At age 72, Dorothy Winsor moved to The Garlands and took up a second career as a young adult fiction author. To date, she has published six books, including her most recent young adult novel, Glass Girl.
Dorothy’s advice to others who are considering pursuing new dreams in retirement is:
“Don’t doubt yourself! Be brave enough to try new things no matter what your age.”
Glass Girl is (unsurprisingly) about a girl who makes glass . . . but that’s not all!
Sharing her inspiration and a glimpse at her writing process, Dorothy says:
I got the idea for it probably ten years ago now, when I heard an NPR story about a factory somewhere in Latin America. Yes, ten years ago! This story has sat on my computer for a long time. Occasionally, I would drag it out, tinker with it, decide it wasn’t good enough yet, and put it away for a while. But during the pandemic, I finally wrote a version I liked.
So anyway, in this NPR factory story, the workers (all women) protested when the owner cut their wages. In answer, he threw the key on the floor and told them to pick it up and see if they could do any better, which they did. After they made the factory profitable, of course, he wanted it back.
Thus, this was a story of the underdog triumphing. Plus, I was charmed by the idea of the feminine world inside the factory. I settled on glassmaking because it required a factory-like facility that could exist in my pre-industrial world. To create a compelling plot, I threw in a mystery. The central character’s mother (who is also the factory’s craft mistress) is murdered in the book’s opening chapter, and when the Watch proves inept, she decides to hunt down the murderer herself.
In one way, then, that’s what Glass Girl is about. But really, that’s not what it’s about. It’s not what’s at its heart that kept me coming back to it for ten years.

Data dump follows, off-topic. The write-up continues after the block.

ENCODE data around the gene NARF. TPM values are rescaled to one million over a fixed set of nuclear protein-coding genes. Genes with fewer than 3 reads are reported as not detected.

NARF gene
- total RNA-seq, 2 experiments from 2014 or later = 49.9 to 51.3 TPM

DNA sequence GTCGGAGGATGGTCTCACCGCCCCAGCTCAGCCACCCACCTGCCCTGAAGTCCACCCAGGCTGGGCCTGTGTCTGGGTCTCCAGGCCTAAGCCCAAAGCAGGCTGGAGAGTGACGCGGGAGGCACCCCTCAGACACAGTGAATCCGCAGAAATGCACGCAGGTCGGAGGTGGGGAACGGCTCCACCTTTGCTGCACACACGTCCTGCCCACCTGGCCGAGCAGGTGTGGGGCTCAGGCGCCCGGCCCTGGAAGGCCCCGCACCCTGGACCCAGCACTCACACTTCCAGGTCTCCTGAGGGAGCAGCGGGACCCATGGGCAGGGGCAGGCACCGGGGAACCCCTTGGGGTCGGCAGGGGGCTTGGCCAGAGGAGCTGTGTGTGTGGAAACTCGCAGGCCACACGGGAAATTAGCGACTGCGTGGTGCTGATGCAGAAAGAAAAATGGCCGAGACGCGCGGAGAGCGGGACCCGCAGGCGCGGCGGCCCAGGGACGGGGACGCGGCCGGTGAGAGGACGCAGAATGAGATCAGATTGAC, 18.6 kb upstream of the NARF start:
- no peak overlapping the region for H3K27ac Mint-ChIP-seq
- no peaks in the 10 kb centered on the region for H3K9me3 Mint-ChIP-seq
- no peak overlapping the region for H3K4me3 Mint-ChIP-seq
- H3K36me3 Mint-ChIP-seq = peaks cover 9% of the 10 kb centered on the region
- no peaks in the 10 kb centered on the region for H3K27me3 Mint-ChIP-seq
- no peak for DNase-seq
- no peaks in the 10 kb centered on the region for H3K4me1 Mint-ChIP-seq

I’m talking about the book’s theme. By “theme,” I don’t mean message or lesson. I mean something like a topic or a question about what it means to be a human being.
I once read some writing advice to the effect that all good stories have a theme, even if the writer can’t articulate it yet. When I started Glass Girl, I thought it was going to be about trust. I thought the central character was someone who learned to trust, though it was hard for her. And indeed, the theme of trust does run through the book.
But I’ve since realized that the central theme was not trust but love. In Glass Girl, I am asking myself, the reader, and my characters how flawed human beings can love one another (or not). What does love ask of us? What are we willing to do for the people we love? What are we willing to do to gain love, even love of a warped nature? How do we react when we are deprived of it?
So, there’s glass-making here, defiant workers, and, for a bonus, rumors of a sleeping dragon. But there are also questions about love. I hope people enjoy the book. I’m going to miss it now that it’s out in the world and on its own.
Glass Girl is available at all online bookstores, including Amazon and Barnes & Noble.